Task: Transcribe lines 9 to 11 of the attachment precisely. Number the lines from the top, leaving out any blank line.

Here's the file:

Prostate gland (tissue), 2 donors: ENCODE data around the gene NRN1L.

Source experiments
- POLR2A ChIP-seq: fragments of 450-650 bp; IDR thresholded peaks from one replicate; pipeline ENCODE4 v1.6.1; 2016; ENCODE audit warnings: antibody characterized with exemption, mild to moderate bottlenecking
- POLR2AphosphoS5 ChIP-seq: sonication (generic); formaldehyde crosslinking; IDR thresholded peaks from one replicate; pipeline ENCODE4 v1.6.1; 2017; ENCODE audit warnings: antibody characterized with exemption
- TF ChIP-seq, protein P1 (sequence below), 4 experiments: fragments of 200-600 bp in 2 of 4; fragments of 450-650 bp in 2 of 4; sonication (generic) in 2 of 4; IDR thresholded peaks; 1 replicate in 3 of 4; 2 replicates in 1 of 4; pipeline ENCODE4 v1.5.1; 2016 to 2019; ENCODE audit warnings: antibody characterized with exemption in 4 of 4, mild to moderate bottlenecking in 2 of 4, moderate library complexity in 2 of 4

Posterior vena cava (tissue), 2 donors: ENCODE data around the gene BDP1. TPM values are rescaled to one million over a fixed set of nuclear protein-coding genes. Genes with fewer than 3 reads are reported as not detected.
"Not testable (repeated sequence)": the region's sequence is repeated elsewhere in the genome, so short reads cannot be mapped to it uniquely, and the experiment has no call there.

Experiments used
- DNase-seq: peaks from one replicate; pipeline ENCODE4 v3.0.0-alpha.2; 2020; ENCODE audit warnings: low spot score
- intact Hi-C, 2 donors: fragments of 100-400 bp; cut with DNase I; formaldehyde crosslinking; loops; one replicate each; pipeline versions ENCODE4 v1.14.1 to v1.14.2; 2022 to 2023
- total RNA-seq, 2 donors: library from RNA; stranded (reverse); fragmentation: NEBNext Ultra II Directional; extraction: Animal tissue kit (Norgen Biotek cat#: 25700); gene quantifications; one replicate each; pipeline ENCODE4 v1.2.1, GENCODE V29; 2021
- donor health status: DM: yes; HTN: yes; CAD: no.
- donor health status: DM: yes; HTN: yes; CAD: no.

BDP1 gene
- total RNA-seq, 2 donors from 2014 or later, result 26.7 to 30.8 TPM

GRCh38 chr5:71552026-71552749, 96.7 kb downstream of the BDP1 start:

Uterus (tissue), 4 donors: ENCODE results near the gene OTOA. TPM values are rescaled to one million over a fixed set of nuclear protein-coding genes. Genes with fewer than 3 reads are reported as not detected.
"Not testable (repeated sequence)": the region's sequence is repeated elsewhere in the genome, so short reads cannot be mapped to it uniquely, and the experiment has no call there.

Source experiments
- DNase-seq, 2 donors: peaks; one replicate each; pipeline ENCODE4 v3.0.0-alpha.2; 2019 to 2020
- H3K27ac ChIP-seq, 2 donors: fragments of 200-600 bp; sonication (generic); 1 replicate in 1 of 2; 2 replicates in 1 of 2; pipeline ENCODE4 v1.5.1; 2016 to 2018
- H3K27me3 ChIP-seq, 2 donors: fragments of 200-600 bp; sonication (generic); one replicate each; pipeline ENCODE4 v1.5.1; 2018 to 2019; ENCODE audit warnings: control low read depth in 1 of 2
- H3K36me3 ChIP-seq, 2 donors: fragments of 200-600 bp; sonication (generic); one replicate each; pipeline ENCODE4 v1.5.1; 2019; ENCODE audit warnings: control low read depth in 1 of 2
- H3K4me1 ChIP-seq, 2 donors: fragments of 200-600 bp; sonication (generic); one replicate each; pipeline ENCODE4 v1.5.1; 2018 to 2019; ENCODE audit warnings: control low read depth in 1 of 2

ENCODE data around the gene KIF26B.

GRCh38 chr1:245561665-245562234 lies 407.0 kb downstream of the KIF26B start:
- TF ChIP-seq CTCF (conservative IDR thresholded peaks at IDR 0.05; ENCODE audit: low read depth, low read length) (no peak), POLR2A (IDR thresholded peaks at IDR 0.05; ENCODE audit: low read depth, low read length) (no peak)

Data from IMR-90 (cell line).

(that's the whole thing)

- DNase-seq: peaks from one replicate; pipeline ENCODE4 v3.0.0-alpha.2; 2020; ENCODE audit warnings: low spot score
- intact Hi-C, 2 donors: fragments of 100-400 bp; cut with DNase I; formaldehyde crosslinking; loops; one replicate each; pipeline versions ENCODE4 v1.14.1 to v1.14.2; 2022 to 2023
- total RNA-seq, 2 donors: library from RNA; stranded (reverse); fragmentation: NEBNext Ultra II Directional; extraction: Animal tissue kit (Norgen Biotek cat#: 25700); gene quantifications; one replicate each; pipeline ENCODE4 v1.2.1, GENCODE V29; 2021